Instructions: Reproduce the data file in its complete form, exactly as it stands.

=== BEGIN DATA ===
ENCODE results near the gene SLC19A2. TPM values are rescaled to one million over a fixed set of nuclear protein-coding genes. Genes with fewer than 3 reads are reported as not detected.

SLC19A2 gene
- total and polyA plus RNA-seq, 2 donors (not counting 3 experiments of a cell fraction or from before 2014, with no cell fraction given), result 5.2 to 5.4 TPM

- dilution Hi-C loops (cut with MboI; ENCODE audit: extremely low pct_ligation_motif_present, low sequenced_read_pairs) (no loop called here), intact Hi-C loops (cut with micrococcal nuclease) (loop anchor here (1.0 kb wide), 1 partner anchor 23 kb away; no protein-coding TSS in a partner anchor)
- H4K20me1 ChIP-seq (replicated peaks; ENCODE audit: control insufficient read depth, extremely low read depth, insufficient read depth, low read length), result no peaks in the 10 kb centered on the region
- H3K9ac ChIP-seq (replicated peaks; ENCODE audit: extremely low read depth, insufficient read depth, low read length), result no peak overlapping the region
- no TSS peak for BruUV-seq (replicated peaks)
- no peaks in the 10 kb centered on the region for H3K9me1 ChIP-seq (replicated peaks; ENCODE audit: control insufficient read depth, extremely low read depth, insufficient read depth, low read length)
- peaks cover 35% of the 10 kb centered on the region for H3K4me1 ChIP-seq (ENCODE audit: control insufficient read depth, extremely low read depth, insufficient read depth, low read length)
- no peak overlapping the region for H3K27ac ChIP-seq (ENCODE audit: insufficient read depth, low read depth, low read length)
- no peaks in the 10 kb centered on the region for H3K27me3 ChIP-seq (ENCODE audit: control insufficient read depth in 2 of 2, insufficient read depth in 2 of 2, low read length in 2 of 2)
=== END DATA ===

ENCODE results near the gene SLC19A2. TPM values are rescaled to one million over a fixed set of nuclear protein-coding genes. Genes with fewer than 3 reads are reported as not detected.

SLC19A2 gene
- total and polyA plus RNA-seq, 2 donors (not counting 3 experiments of a cell fraction or from before 2014, with no cell fraction given), result 5.2 to 5.4 TPM

- dilution Hi-C loops (cut with MboI; ENCODE audit: extremely low pct_ligation_motif_present, low sequenced_read_pairs) (no loop called here), intact Hi-C loops (cut with micrococcal nuclease) (loop anchor here (1.0 kb wide), 1 partner anchor 23 kb away; no protein-coding TSS in a partner anchor)
- H4K20me1 ChIP-seq (replicated peaks; ENCODE audit: control insufficient read depth, extremely low read depth, insufficient read depth, low read length), result no peaks in the 10 kb centered on the region
- H3K9ac ChIP-seq (replicated peaks; ENCODE audit: extremely low read depth, insufficient read depth, low read length), result no peak overlapping the region
- no TSS peak for BruUV-seq (replicated peaks)
- no peaks in the 10 kb centered on the region for H3K9me1 ChIP-seq (replicated peaks; ENCODE audit: control insufficient read depth, extremely low read depth, insufficient read depth, low read length)
- peaks cover 35% of the 10 kb centered on the region for H3K4me1 ChIP-seq (ENCODE audit: control insufficient read depth, extremely low read depth, insufficient read depth, low read length)
- no peak overlapping the region for H3K27ac ChIP-seq (ENCODE audit: insufficient read depth, low read depth, low read length)
- no peaks in the 10 kb centered on the region for H3K27me3 ChIP-seq (ENCODE audit: control insufficient read depth in 2 of 2, insufficient read depth in 2 of 2, low read length in 2 of 2)